Fig. 2
Diagram and photograph of the clinical ball lens coupled fiber-optic probe.

Upon illumination of the tissue, detected light (autofluorescence or diffuse reflectance) returns through the collection channels of the probe and emerges from fibers arranged in a vertical stack. The collected light passes through a filter wheel containing longpass filters and is directed onto the entrance slit of an imaging spectrograph (Horiba Jobin Yvon, Longjumeau, France). A TE-cooled CCD camera (Andor Technology, Belfast, Northern Ireland) located at the exit port of the spectrograph collects an image that contains the spectrum of collected light from each fiber in the stack.

All system instrumentation is controlled by Lab-view software (National Instruments Corporation, Austin, Tex.). The measurement sequence is fully automated and a single measurement takes approximately 90 s. During a measurement the instrument collects 52 individual spectra: fluorescence spectra at 12 different excitation wavelengths in the range 300–470 nm and one broadband diffuse reflectance spectrum, through each of the four depth-selective probe channels. Background spectra, with the illumination source blocked, are also collected during the measurement.

B. Measurement and Modeling of Probe Depth Response

To measure the depth response of the clinical probe, a single side of a microscope slide was coated with a thin (< 15 μm) uniform layer of green fluorescent paint for use as a test target. The response of each probe channel to the fluorescent target was measured as a function of distance from the probe tip to the target. This experiment was first performed in air and was then repeated with the probe and target fully immersed in water, to better simulate the refractive index change that would be encountered when the probe is in contact with tissue.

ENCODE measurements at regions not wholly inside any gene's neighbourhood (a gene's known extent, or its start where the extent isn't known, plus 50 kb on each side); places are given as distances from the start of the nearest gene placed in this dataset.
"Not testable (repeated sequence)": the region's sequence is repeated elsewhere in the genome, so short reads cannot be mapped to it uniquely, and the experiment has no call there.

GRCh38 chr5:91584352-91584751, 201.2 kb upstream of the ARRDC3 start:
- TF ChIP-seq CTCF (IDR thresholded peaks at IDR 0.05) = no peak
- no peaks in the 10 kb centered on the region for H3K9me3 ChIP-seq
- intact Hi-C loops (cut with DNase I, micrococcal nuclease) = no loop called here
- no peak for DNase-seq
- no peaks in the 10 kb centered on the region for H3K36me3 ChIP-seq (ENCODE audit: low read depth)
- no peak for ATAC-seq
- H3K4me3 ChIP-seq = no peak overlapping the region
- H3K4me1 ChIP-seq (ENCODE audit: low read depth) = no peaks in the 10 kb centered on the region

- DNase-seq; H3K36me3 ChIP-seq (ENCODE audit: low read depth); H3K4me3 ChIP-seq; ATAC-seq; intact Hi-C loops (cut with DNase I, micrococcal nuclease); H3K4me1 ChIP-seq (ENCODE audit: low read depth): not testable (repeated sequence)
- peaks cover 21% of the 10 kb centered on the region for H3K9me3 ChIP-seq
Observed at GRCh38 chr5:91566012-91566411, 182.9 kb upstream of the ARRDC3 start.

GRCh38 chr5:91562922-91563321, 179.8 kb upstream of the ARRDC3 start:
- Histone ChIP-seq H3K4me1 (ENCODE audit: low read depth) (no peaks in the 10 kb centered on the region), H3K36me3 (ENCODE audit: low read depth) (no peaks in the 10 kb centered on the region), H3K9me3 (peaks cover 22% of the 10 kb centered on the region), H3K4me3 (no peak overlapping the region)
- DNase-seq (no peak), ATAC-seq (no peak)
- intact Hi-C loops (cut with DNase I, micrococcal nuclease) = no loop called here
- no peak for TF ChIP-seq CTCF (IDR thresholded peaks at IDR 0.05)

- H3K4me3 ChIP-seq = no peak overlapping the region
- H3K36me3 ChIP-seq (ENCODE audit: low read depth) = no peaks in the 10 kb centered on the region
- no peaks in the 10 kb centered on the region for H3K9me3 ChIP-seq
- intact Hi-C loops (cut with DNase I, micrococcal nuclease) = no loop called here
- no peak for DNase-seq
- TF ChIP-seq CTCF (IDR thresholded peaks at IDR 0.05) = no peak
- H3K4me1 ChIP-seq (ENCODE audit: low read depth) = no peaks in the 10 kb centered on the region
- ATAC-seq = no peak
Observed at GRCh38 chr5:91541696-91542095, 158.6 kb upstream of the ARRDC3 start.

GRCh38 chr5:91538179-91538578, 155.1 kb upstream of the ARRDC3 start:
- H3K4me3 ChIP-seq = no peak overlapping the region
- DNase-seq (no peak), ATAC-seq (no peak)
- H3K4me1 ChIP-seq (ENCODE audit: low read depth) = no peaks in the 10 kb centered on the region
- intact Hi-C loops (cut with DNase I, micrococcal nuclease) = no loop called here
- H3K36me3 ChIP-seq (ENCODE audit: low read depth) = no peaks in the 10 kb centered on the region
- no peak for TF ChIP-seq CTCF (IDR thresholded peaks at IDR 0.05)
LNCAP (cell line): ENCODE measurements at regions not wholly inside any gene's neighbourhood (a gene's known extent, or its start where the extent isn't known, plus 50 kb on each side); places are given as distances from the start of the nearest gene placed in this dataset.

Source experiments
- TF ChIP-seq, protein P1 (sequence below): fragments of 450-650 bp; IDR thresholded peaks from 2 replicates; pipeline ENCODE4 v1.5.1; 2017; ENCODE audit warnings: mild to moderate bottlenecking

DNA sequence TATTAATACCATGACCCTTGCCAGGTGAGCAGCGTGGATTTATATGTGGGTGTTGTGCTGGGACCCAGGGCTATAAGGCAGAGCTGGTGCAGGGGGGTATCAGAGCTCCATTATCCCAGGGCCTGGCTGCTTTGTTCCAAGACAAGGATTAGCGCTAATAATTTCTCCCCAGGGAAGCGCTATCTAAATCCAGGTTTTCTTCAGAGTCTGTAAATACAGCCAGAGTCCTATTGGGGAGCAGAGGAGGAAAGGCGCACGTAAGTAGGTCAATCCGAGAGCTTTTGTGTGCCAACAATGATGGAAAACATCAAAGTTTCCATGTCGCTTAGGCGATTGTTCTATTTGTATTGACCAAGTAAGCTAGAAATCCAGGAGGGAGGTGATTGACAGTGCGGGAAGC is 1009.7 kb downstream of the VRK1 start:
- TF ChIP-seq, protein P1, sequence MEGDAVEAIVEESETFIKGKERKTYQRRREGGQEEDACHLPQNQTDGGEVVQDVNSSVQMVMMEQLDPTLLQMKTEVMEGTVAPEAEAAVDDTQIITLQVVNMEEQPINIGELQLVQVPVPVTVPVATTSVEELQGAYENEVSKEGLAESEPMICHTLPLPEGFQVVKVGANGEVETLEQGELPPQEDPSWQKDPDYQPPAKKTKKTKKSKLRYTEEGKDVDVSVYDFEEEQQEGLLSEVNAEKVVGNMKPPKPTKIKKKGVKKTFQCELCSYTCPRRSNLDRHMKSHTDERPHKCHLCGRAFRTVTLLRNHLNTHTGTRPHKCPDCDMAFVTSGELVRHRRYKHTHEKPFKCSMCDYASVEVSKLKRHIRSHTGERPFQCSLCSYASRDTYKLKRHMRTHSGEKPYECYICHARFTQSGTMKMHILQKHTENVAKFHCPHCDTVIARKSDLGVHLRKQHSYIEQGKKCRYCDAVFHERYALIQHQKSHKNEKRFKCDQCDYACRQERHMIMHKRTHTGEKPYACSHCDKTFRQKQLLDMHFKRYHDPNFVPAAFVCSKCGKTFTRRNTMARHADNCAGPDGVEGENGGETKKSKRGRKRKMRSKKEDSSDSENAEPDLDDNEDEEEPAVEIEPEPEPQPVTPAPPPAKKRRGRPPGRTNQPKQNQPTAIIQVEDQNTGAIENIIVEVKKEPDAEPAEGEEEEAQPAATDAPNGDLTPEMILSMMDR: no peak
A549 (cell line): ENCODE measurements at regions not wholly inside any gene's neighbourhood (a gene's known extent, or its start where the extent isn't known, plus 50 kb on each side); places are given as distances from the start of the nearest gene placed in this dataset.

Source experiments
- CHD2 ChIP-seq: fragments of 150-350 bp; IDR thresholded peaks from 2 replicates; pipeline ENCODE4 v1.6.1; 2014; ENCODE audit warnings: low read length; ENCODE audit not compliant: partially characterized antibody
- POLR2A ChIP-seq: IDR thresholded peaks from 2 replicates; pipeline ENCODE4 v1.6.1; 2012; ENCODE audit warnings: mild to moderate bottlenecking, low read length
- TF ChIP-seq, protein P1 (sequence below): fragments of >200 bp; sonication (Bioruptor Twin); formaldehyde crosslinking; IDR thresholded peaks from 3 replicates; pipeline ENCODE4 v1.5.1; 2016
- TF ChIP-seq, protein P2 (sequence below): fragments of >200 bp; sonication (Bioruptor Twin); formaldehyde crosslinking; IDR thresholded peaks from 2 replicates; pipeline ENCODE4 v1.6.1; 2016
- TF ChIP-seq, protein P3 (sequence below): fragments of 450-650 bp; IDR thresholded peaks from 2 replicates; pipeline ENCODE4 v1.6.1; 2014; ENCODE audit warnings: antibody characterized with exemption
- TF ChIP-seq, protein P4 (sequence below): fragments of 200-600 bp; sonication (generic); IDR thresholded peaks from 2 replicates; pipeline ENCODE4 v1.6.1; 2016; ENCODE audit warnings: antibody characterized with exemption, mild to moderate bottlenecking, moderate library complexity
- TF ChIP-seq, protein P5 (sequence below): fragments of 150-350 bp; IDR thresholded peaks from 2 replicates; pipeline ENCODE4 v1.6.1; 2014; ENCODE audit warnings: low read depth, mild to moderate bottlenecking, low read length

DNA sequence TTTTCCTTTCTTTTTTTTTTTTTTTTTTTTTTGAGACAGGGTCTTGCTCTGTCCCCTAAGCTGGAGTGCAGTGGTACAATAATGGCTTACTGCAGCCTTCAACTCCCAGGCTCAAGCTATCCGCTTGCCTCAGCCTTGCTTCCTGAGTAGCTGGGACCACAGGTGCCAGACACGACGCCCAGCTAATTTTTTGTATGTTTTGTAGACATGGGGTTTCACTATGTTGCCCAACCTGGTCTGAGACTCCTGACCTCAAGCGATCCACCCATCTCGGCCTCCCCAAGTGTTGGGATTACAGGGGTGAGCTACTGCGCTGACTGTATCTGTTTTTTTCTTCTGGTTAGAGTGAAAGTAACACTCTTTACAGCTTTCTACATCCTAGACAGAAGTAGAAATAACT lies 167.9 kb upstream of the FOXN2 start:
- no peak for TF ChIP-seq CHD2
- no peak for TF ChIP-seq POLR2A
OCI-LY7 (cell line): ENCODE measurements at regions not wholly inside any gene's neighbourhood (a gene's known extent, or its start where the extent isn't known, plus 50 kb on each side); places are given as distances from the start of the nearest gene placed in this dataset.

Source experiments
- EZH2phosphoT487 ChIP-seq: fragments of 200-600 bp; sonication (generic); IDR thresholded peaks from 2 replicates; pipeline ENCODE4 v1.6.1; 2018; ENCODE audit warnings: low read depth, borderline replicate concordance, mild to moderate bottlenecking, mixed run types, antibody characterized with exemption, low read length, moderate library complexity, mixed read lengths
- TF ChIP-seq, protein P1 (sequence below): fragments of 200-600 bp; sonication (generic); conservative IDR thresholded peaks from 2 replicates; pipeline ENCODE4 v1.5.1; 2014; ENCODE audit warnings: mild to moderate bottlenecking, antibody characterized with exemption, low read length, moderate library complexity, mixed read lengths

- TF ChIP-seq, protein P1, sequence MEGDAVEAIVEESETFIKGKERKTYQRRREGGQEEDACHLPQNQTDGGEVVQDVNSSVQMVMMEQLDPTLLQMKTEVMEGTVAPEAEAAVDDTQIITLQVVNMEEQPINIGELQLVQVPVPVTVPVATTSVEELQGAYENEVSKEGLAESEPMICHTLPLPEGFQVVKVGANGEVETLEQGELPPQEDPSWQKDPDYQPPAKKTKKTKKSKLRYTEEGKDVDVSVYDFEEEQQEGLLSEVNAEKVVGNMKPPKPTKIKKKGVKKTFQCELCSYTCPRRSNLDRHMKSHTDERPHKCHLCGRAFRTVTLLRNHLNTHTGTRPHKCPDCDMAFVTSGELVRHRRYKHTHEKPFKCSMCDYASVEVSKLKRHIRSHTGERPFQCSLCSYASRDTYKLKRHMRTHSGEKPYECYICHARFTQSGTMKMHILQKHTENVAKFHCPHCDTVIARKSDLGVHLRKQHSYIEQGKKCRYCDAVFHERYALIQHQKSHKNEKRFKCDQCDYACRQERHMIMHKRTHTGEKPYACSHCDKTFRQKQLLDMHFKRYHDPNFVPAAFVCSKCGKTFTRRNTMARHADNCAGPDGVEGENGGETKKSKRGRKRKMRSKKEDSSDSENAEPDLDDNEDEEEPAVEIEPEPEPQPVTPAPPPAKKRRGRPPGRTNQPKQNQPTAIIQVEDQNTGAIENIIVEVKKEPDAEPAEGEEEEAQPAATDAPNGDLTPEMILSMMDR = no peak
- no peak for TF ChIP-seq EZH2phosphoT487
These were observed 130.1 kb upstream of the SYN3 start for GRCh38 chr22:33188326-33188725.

The measurements described above provide only an approximation of the actual depth response of the probe in tissue, since tissue is a highly scattering medium compared to air or water. Monte Carlo simulations were performed to evaluate the effect of scattering on depth response. A previously reported Monte Carlo model [31] was modified to simulate the clinical ball lens probe geometry and the experimental conditions corresponding to the depth response measurement using a fluorescent target immersed in water. Simulations were performed with a range of scattering coefficients assigned to the medium: nonscattering (μs = 0 cm−1), moderate scattering (μs = 47 cm−1), and high scattering (μs = 224 cm−1). Results of the simulations were compared to measured data.